Syria's Spray-Can Revolution

The major role children are playing in the opposition to Bashar al-Assad

Spray-Can-Banner.jpgAmr Dalsh/Reuters

"Mister, Mister, unless you have a weak heart ...?" Saleh, a 13-year-old Syrian refugee, playfully inquires about my welfare before showing me, on a laptop, high-definition footage of one of the most awful things I've ever seen. Two bare-chested men sit with their backs against a wall while a man wielding a chain saw commands, "Say Bashar is your God!" The man on the right refuses, and is slowly decapitated. The other man shuts his eyes, awaiting the same fate.

This is the second time in half an hour that I've seen the video. Upon arriving at Kilis, a refugee camp along Turkey's border with Syria, a gaggle of girls crowded around me, eager to tell their stories. One of them, no more than 10 years old, handed over her cellphone to show me the video; the other girls giggled at the naïveté of my revulsion. Saleh later tells me the film was shot last year, by forces loyal to Syrian President Bashar al-Assad. A little Internet research reveals that it's fake -- a dubbed import from Mexico, showing the execution of several members of the Sinaloa drug cartel -- but the children don't know that. For them, it is evidence of the manifest evil of Assad's regime.

Since hopes for peaceful change in Syria gave way last fall to an armed street fight between the Baathist regime and its opponents, children in the country have been growing up fast. Or not at all. Many Syrian children -- thousands, according to some opposition tallies -- have been killed. Some were collateral damage in mortar attacks; others were caught in crossfire or murdered in a kind of barbaric score-settling by the pro-regime shabiha militias. In such a young country -- 35 percent of Syria's population is under the age of 14 -- children could hardly have emerged from the conflict unscathed. Still, the scale of the brutality they have endured is shocking. In June, a United Nations special representative returned from a fact-finding trip with tales of horrific abuses against children. She relayed testimony from children who'd been tortured by the regime, or placed on tanks and used as human shields. The rebel Free Syrian Army was almost as bad, she noted in her report, frequently recruiting children to help out on the front line.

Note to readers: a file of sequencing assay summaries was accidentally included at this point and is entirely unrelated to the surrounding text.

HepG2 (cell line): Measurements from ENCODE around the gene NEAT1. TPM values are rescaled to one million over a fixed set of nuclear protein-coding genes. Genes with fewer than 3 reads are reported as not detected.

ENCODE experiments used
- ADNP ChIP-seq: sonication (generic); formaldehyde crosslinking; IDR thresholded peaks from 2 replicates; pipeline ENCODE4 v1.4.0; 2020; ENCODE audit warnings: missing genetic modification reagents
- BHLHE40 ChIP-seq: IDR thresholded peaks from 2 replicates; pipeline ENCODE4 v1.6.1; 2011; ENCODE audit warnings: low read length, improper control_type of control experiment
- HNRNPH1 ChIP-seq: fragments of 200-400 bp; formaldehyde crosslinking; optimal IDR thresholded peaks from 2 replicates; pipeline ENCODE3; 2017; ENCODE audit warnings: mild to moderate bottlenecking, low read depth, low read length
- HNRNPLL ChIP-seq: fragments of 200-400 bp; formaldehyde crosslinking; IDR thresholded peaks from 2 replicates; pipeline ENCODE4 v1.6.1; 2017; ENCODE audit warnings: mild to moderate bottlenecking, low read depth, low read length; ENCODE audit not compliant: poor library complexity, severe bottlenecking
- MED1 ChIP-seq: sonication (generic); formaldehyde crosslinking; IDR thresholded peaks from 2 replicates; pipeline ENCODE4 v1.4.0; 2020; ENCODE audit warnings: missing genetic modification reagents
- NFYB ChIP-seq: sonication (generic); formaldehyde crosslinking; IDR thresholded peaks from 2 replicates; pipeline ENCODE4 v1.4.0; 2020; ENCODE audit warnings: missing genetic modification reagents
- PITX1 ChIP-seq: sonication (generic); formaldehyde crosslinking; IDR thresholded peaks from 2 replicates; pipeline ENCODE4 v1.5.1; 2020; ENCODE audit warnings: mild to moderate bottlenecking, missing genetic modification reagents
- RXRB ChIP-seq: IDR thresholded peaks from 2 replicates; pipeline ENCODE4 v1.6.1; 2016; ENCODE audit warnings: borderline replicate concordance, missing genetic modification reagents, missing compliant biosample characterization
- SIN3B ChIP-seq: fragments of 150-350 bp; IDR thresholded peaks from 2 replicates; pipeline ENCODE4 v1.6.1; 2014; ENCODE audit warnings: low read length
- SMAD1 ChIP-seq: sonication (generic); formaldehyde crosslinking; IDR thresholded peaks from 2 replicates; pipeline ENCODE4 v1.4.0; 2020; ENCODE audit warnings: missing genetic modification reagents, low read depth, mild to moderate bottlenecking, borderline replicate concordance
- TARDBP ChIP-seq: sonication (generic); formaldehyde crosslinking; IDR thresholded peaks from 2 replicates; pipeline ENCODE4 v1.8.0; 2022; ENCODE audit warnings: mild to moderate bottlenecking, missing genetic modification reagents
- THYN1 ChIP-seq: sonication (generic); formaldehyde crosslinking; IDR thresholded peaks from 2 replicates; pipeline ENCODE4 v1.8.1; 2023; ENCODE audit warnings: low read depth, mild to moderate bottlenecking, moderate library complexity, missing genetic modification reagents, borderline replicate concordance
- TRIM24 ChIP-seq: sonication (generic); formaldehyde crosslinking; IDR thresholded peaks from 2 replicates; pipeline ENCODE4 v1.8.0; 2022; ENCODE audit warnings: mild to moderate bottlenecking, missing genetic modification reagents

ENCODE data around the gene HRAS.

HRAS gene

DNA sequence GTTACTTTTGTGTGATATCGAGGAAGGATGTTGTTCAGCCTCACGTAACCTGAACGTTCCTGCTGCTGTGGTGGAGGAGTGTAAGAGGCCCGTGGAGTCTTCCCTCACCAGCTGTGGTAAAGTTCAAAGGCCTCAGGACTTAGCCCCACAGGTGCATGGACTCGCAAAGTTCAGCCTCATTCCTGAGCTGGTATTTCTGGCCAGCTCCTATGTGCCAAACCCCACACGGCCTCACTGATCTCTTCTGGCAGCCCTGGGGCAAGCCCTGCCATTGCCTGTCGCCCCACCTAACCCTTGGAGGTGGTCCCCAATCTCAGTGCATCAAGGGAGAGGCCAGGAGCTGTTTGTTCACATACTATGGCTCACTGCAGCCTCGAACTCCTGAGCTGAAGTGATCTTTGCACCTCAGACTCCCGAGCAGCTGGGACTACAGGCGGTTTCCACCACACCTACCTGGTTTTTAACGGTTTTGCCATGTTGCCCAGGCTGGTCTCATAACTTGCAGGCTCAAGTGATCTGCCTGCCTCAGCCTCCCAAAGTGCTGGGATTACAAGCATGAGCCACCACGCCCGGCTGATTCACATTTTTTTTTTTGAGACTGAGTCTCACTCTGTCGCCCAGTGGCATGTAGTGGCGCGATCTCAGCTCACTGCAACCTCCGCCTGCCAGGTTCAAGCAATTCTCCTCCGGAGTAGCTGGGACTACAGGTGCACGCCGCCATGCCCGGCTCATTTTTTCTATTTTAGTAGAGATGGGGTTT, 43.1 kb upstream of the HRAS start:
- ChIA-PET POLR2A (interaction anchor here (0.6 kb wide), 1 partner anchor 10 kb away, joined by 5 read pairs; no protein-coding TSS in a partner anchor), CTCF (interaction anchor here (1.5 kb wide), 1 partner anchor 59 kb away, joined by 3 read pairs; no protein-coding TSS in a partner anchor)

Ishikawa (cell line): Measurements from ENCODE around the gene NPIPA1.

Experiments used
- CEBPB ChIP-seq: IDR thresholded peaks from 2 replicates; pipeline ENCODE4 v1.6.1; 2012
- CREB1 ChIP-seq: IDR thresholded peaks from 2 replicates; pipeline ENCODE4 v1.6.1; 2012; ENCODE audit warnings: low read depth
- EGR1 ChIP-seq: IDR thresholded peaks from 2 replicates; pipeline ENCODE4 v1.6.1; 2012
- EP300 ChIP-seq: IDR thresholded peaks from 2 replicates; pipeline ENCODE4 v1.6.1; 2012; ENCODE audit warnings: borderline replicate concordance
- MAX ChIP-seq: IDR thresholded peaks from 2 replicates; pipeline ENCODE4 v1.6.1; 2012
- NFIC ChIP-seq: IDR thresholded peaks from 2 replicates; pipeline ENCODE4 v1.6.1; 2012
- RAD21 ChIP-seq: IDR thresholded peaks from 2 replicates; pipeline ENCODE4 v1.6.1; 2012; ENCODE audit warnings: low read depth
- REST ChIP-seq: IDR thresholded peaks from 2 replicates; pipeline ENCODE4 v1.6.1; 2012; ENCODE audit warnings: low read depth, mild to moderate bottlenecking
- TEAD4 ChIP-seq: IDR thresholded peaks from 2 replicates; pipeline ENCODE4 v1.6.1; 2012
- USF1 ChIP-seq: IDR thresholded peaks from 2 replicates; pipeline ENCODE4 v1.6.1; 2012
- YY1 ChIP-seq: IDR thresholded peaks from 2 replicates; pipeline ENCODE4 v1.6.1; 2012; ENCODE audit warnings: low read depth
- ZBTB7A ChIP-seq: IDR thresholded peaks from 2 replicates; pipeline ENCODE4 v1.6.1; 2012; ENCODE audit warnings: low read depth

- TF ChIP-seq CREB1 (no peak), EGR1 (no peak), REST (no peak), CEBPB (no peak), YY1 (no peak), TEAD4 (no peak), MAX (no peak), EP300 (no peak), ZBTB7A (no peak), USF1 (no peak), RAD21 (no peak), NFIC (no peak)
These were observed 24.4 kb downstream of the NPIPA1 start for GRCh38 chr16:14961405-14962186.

The Democracy ReportSeeing Syria's children as passive victims of a tyrannical regime, however, underestimates their role in the revolt. If they've been victims, they've also been protagonists. Think back to how all this began. In March 2011, 10 Syrians between the ages of 9 and 15, inspired by the rebellions in Egypt and Tunisia, daubed The people want to topple the regime! on the walls of a school building in the neglected provincial city of Dara'a. The vicious reaction of the secret police, or mukhabarat -- they arrested and, by some accounts, tortured the children -- led to popular demonstrations; from these spiraled everything else. This isn't been a samizdat revolution, sparked by epistles from dissident intellectuals. It was started by the spray cans of schoolchildren, and by other young people who then turned to Facebook and YouTube to get the message out.

Like almost all the refugees in Kilis, Saleh and his family are staunch rebel supporters. Three months ago, with the conflict gaining brutal momentum, his parents spirited him (and most of his siblings) out of Syria. As refugees have streamed over the border this year, Turkey's government has thrown up a number of camps like Kilis, so-called container cities in which thousands of Syrians live under heavy guard, in rows of dusty, identical boxes.

Soon after my arrival, Saleh takes me under his wing. He is amiable and sharp as an ax, with a neat crop of blond hair and American-accented English. I'm grateful to have him for a volunteer interpreter. For the rest of the day, he takes me around the camp with the confidence of a general showing off his troops. Like many Syrian children, he now knows more about weaponry than the average war reporter. "We [used to] just have Kalashnikovs and RPGs," he tells me. "But now we have some Dush-kas too." I look at him blankly. "You don't know what a Dushka is?," Saleh says, greatly disappointed, then pretends he is firing a weapon. "It's an English word, I think." Dushka, it turns out, is a nickname for DShK, a Soviet-made  heavy machine gun the rebels like to mount on the back of pickup trucks.

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